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Re: Liaison statement on fragment identifiers from Linking WG

From: Bill Smith <bill.smith@sun.com>
Date: Mon, 17 May 1999 06:06:30 -0700
Message-Id: <>
To: Tim Bray <tbray@textuality.com>, Steven Pemberton <Steven.Pemberton@cwi.nl>
Cc: w3c-xml-cg@w3.org, w3c-html-wg@w3.org, www-html-editor@w3.org, w3c-xml-linking-wg@w3.org
The discussion on this topic is encouraging.

 At 03:56 PM 5/13/99 -0700, Tim Bray wrote:
>Yes - when I first read the XHTML response, I was irritated first
>at the lack of dialogue, second at the fact that apparently they'd
>discarded the linking WG input.  Having read it more carefully, it 
>seems to me that they've accepted the *important* part of the input, 
>which was to adopt the semantic that in XHTML, foo#bar means whatever
>element has id="bar" - and to insert an advisory notice that
>this won't work in old browsers, so if you care about them,
>put name="bar" on there as well.  So at least you get (nominally)
>the same behavior with XML, HTML, and RDF, assuming that people
>follow the recommendation.
>I can also see arguments why it might not be worth the pain
>to make name= into an ID attribute when HTML already has a 
>perfectly good ID attribute that is in fact being used in DHTML.
>I agree with Bill that a lot of people are going to ignore the
>recommendation and just go on using "name", and will be surprised
>and upset that this doesn't work when you serve the doc as
>text/xml.  Speaking for myself, I honestly can't really predict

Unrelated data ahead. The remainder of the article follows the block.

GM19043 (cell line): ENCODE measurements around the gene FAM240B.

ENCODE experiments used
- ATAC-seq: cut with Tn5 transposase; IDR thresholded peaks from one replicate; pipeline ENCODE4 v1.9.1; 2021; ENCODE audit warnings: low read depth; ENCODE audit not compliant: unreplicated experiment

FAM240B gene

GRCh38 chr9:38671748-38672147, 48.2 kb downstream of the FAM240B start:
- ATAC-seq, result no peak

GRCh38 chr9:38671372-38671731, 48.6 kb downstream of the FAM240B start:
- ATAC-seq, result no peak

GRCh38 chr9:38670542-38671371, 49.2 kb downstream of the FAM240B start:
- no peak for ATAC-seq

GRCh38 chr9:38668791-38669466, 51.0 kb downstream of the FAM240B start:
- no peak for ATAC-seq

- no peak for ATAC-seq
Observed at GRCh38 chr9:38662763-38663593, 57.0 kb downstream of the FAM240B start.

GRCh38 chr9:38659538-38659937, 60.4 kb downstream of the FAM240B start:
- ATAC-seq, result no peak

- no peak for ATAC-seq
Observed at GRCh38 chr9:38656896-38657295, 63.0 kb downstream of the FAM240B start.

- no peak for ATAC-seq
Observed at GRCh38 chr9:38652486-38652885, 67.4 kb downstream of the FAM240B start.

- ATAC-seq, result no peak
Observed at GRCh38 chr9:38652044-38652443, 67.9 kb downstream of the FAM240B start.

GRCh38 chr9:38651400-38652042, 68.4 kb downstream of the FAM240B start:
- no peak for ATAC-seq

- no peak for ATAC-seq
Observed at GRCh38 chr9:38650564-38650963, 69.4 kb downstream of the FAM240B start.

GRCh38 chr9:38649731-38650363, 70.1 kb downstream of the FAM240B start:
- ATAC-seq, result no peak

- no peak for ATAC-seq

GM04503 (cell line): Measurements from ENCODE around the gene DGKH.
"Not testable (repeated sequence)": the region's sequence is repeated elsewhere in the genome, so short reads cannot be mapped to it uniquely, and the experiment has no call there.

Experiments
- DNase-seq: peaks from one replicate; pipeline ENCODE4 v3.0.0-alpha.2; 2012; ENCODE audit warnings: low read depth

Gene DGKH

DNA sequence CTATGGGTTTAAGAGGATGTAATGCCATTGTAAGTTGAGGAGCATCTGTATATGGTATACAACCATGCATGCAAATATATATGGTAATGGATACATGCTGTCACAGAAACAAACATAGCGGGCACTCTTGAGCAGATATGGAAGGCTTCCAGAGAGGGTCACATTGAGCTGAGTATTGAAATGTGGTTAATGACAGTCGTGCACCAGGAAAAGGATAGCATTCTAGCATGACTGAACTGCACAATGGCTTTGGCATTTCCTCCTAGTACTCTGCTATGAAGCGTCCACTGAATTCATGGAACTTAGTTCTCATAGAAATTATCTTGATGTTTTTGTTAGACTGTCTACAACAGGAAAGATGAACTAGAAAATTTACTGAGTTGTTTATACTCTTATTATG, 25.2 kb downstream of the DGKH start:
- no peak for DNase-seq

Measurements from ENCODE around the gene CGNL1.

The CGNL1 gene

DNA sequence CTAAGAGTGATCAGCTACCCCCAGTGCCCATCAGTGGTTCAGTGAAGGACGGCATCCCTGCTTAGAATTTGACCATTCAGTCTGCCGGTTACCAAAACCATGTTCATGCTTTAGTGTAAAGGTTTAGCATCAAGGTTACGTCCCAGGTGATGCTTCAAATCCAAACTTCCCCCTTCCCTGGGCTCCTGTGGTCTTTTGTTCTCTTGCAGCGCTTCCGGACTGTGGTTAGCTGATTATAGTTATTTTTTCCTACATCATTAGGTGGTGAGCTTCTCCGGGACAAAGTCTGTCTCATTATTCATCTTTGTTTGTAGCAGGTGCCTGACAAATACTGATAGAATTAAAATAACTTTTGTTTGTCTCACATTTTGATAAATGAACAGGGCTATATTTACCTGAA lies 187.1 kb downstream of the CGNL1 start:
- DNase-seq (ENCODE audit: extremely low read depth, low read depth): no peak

>whether this will be a problem - there is a good chance that anyone
>who cares enough to issue a text/xml media type will take the 
>trouble to get the IDs in order.  
>Steven, is my understanding correct?  Bill, assuming that it is,
>am I missing something? -Tim

You've summarzied what I see as the problem and my understanding of the
HTML WG's decision aligns with yours.

I'm (a bit) more willing to predict that market forces are unrelenting and
that if vendors suspect that users will ignore the recommendation and
admonition on NAME and ID, they will build their products to accept either.
I think this will have unfortunate consequences for XML since the
application semantic of HTML (an application of SGML) will transfer to the
generic XML (a meta language). 

My concern could be adressed by XHTML avoiding the mime-type XML and
instead registering a new (application-specific) mime-type XHTML. This
would cleanly divide the application- pecific from the application generic
and that's at the core of my conccern.
Received on Monday, 17 May 1999 09:43:49 UTC

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